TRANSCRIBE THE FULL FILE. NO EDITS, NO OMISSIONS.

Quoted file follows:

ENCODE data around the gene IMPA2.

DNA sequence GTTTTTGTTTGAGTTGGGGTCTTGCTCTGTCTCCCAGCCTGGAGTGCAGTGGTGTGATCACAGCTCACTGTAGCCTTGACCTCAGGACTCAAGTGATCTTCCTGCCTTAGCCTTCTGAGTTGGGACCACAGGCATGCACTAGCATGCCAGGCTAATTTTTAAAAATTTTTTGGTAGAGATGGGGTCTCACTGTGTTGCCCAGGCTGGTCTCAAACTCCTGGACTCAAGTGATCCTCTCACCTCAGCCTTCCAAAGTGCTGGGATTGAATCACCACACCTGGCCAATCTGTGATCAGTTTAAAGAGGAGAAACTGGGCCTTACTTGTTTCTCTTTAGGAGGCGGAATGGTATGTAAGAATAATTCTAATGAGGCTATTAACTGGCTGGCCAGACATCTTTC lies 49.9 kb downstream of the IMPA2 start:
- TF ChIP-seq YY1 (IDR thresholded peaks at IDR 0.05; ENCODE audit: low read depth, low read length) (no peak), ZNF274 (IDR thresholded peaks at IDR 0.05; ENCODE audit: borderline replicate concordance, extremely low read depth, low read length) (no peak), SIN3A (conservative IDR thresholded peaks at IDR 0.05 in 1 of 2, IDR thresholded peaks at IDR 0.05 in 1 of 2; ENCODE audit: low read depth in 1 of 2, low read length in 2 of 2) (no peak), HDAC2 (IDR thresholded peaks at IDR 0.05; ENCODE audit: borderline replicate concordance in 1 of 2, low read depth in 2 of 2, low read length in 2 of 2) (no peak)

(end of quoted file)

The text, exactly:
ENCODE data around the gene IMPA2.

DNA sequence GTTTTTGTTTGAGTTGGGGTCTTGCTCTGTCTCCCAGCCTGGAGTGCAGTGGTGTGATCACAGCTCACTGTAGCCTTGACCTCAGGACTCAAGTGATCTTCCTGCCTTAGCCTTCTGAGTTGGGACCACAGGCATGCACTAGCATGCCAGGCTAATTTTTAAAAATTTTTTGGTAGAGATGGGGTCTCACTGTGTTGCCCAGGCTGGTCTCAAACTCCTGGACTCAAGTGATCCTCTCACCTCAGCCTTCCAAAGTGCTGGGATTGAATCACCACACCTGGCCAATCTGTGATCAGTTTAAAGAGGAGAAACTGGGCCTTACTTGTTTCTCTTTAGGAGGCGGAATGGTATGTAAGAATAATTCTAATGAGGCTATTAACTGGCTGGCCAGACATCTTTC lies 49.9 kb downstream of the IMPA2 start:
- TF ChIP-seq YY1 (IDR thresholded peaks at IDR 0.05; ENCODE audit: low read depth, low read length) (no peak), ZNF274 (IDR thresholded peaks at IDR 0.05; ENCODE audit: borderline replicate concordance, extremely low read depth, low read length) (no peak), SIN3A (conservative IDR thresholded peaks at IDR 0.05 in 1 of 2, IDR thresholded peaks at IDR 0.05 in 1 of 2; ENCODE audit: low read depth in 1 of 2, low read length in 2 of 2) (no peak), HDAC2 (IDR thresholded peaks at IDR 0.05; ENCODE audit: borderline replicate concordance in 1 of 2, low read depth in 2 of 2, low read length in 2 of 2) (no peak)